Over US $5 billion pledged for Haiti’s recovery
United Nations member states and international partners pledged $5.3 billion for the next 18 months to begin Haiti’s path to long-term recovery from the January 12 earthquake. Over 150 countries and international organizations gathered March 31 at UN headquarters in New York in support of the people and Government of Haiti.
“Today it has been demonstrated that the international community will continue to support Haiti in the long-term and we will meet the needs,” said René Préval, President of Haiti. “Small and large countries contributed, demonstrating that Haiti is not on its own. Thank you. The international community did their part, and now the Haitian people will do their share. The recovery process must continue, preparing the ground for long-term development and investments.”
The money pledged at the donors’ conference, Towards a New Future in Haiti , will be used not only rebuild Haiti over the long-haul, but to build back better.
During the conference, the Government of Haiti presented the Action Plan for National Recovery and Development of Haiti, a roadmap that outlines their priorities for short and long-term reconstruction, and donors committed to align their assistance to that Plan. .
“The leaders of Haiti must take responsibility for their country’s reconstruction,” said Hillary Clinton, US Secretary of State, pledging $1.15 billion for Haiti’s long-term reconstruction. “And we in the global community must also do things differently. It will be tempting to fall back on old habits – to work around the government rather than to work with them as partners, or to fund a scattered array of well-meaning projects rather than making the deeper, long-term investments that Haiti needs now.”
Since the devastating earthquake, which killed more than 220,000 people and left Haiti’s government and economic infrastructure in ruins, over 140 countries, civil society organizations, private companies and multilateral institutions such as the World Bank have pledged immediate humanitarian assistance for early recovery work, including food, sanitation and rubble clearance.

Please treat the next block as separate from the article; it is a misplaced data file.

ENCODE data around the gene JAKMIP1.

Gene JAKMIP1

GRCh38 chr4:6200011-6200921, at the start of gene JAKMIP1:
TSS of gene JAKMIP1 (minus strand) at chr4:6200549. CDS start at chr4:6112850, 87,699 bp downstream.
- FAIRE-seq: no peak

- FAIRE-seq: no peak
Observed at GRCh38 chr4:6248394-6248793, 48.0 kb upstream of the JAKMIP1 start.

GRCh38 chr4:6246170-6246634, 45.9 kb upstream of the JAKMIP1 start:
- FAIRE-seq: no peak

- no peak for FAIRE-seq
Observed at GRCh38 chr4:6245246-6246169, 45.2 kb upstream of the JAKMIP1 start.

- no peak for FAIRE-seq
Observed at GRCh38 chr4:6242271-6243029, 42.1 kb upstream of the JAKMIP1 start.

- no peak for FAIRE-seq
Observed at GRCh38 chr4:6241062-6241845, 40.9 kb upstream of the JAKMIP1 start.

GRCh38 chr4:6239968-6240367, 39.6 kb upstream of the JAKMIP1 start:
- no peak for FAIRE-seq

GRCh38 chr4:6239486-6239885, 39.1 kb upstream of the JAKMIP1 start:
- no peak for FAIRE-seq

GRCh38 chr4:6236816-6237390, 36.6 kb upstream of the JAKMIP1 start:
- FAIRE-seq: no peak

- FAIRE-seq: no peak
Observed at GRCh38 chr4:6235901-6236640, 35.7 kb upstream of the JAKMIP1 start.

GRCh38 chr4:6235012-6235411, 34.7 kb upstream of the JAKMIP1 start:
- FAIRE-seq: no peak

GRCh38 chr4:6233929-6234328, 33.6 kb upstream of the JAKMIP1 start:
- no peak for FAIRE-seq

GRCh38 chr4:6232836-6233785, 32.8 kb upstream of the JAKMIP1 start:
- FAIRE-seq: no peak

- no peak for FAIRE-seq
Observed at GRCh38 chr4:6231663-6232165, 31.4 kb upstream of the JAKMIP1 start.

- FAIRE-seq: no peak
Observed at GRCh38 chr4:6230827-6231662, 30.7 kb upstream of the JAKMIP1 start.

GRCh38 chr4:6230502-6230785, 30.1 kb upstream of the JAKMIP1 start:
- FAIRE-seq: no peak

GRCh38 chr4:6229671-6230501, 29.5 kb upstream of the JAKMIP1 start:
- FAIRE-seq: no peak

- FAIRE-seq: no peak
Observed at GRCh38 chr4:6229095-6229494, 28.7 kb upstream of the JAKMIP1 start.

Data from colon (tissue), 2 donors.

“As we move from emergency aid to long-term reconstruction, what we envision is a wholesale national renewal, a sweeping exercise in nation-building on a scale and scope not seen in generations,” said UN Secretary-General Ban Ki-moon. “Today, we have mobilized to give Haiti and its people what they need most: hope for a new future. We have made a good start, we need now to deliver.”
“The international community must support Haiti as it leads the recovery process – and this involves not only the government but also civil society organizations and the private sector,” said President Bill Clinton, UN Special Envoy for Haiti. “My job will be to maximize the inputs and the impact of all donors – in a transparent way."
During the conference, speakers emphasized the need for all stakeholders, most importantly the Haitian people, as well as the Diaspora community, state and local governments to be included in the the reconstruction process. They indicated that the process must offer new opportunities for economic advancement for Haitian people, specifically women.
“The UN will support short term job creation; the development of micro, small, and medium-sized enterprises; and the creation of the enabling environment needed for investors to help generate sustainable employment over the long term,” said Helen Clark, UNDP Administrator and Chair of the UN Development Group. “The inclusion of women at decision-making tables will be vital for lasting progress.”
The conference was co-hosted by the UN and the United States, in cooperation with the Government of Haiti, and is co-chaired by Brazil, Canada, the European Union, France and Spain. The total amount of pledges over the next three years and beyond added up to $9.9 billion from 59 countries and International organizations.